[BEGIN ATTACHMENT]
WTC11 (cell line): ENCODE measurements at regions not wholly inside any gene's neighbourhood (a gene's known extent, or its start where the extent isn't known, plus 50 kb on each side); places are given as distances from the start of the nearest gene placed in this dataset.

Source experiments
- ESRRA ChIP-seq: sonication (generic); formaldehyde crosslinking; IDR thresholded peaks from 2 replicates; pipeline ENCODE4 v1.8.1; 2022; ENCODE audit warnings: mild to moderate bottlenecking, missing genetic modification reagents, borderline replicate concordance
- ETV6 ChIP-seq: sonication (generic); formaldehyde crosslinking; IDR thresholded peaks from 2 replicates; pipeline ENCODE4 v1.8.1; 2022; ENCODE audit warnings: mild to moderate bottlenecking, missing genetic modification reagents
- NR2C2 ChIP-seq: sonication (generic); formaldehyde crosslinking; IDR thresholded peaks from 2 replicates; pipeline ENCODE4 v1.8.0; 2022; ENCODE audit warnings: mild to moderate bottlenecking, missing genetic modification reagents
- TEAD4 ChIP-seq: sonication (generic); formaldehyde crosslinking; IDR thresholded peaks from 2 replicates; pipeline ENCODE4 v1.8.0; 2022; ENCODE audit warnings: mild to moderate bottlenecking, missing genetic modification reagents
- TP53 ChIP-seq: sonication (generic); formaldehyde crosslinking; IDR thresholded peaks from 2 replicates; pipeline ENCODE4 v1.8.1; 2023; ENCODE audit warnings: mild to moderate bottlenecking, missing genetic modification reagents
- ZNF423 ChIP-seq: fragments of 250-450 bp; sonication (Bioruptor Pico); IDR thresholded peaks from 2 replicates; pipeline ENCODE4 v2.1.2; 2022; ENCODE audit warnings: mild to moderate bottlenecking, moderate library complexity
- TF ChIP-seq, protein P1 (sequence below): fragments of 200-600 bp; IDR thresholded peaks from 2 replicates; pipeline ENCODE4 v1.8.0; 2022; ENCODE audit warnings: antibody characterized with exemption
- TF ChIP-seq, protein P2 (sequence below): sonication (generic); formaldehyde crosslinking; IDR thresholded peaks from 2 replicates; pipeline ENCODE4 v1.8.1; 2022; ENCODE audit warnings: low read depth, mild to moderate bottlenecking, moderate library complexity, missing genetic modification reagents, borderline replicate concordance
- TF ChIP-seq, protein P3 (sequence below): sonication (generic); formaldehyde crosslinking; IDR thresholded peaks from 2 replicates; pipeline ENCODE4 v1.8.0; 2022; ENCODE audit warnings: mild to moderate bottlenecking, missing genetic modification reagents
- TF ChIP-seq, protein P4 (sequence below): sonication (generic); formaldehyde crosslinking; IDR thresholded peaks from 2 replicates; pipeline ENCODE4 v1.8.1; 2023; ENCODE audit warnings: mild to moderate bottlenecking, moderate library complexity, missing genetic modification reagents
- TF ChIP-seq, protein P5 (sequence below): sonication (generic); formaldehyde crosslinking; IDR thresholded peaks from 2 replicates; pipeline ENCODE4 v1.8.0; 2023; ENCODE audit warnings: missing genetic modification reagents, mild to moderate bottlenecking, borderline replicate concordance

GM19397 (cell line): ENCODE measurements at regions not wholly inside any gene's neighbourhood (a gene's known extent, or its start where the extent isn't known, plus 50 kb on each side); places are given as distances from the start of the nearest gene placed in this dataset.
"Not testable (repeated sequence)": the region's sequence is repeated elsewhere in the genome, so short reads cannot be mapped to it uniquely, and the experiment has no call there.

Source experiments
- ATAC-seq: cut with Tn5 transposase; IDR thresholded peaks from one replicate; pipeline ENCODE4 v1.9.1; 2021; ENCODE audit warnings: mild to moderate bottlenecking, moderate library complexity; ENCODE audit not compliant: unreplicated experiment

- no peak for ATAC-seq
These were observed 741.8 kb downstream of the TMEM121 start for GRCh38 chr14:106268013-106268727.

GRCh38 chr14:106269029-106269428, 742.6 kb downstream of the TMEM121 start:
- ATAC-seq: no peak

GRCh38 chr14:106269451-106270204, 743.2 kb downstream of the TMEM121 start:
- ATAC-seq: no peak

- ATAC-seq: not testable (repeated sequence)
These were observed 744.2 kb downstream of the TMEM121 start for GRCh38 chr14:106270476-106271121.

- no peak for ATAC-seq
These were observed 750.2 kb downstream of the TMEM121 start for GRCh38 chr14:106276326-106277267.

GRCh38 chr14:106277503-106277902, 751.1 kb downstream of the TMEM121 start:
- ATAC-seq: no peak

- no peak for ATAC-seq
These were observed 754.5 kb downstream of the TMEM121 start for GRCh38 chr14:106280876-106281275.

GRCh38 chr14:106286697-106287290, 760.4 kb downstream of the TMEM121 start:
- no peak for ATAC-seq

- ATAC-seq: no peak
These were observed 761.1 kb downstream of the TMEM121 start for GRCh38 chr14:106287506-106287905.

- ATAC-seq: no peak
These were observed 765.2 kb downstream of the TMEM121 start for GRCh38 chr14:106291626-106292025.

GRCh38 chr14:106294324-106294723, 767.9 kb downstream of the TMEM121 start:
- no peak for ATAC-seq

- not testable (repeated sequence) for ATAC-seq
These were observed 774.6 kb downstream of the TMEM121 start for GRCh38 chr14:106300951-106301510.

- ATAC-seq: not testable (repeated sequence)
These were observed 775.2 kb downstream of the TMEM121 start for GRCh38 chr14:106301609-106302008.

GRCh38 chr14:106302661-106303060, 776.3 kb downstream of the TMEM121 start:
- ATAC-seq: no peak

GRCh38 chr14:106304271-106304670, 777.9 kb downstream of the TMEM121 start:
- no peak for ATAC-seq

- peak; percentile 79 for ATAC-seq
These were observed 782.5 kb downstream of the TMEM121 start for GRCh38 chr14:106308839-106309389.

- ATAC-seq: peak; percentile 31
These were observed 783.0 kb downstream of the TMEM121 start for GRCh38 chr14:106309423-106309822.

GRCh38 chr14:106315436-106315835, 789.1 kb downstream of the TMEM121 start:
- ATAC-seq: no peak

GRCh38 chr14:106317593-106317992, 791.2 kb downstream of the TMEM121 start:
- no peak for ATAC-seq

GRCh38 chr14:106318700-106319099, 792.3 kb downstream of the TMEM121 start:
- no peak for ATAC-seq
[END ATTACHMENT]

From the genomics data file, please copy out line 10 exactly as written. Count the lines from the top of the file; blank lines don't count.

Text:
- TF ChIP-seq, protein P2 (sequence below): sonication (generic); formaldehyde crosslinking; IDR thresholded peaks from 2 replicates; pipeline ENCODE4 v1.8.1; 2022; ENCODE audit warnings: low read depth, mild to moderate bottlenecking, moderate library complexity, missing genetic modification reagents, borderline replicate concordance